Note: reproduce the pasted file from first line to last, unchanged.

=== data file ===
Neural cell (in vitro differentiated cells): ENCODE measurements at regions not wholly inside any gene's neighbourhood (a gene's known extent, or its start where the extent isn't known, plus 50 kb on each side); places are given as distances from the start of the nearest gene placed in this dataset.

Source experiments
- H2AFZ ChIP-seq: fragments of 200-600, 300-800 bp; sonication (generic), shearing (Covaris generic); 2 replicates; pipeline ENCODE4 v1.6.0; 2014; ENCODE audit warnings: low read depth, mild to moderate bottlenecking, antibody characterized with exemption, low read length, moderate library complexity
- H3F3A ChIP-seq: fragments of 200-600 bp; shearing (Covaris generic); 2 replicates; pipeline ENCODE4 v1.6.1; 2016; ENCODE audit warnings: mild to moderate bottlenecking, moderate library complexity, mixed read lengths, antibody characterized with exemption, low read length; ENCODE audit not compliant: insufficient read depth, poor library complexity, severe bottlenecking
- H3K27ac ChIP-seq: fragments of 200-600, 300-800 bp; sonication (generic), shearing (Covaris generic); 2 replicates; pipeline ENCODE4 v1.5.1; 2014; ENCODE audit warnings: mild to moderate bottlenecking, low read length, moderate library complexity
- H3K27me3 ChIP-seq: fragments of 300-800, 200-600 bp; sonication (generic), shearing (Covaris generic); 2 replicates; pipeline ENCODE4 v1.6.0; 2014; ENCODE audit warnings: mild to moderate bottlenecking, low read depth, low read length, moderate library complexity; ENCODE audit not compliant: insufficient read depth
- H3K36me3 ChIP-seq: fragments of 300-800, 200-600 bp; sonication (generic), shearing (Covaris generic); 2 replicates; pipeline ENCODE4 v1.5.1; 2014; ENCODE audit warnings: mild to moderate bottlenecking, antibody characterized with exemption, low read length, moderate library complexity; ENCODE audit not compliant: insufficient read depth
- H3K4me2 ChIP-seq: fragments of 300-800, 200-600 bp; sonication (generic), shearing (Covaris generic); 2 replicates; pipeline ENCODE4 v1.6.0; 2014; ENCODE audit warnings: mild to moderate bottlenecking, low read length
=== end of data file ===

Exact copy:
Neural cell (in vitro differentiated cells): ENCODE measurements at regions not wholly inside any gene's neighbourhood (a gene's known extent, or its start where the extent isn't known, plus 50 kb on each side); places are given as distances from the start of the nearest gene placed in this dataset.

Source experiments
- H2AFZ ChIP-seq: fragments of 200-600, 300-800 bp; sonication (generic), shearing (Covaris generic); 2 replicates; pipeline ENCODE4 v1.6.0; 2014; ENCODE audit warnings: low read depth, mild to moderate bottlenecking, antibody characterized with exemption, low read length, moderate library complexity
- H3F3A ChIP-seq: fragments of 200-600 bp; shearing (Covaris generic); 2 replicates; pipeline ENCODE4 v1.6.1; 2016; ENCODE audit warnings: mild to moderate bottlenecking, moderate library complexity, mixed read lengths, antibody characterized with exemption, low read length; ENCODE audit not compliant: insufficient read depth, poor library complexity, severe bottlenecking
- H3K27ac ChIP-seq: fragments of 200-600, 300-800 bp; sonication (generic), shearing (Covaris generic); 2 replicates; pipeline ENCODE4 v1.5.1; 2014; ENCODE audit warnings: mild to moderate bottlenecking, low read length, moderate library complexity
- H3K27me3 ChIP-seq: fragments of 300-800, 200-600 bp; sonication (generic), shearing (Covaris generic); 2 replicates; pipeline ENCODE4 v1.6.0; 2014; ENCODE audit warnings: mild to moderate bottlenecking, low read depth, low read length, moderate library complexity; ENCODE audit not compliant: insufficient read depth
- H3K36me3 ChIP-seq: fragments of 300-800, 200-600 bp; sonication (generic), shearing (Covaris generic); 2 replicates; pipeline ENCODE4 v1.5.1; 2014; ENCODE audit warnings: mild to moderate bottlenecking, antibody characterized with exemption, low read length, moderate library complexity; ENCODE audit not compliant: insufficient read depth
- H3K4me2 ChIP-seq: fragments of 300-800, 200-600 bp; sonication (generic), shearing (Covaris generic); 2 replicates; pipeline ENCODE4 v1.6.0; 2014; ENCODE audit warnings: mild to moderate bottlenecking, low read length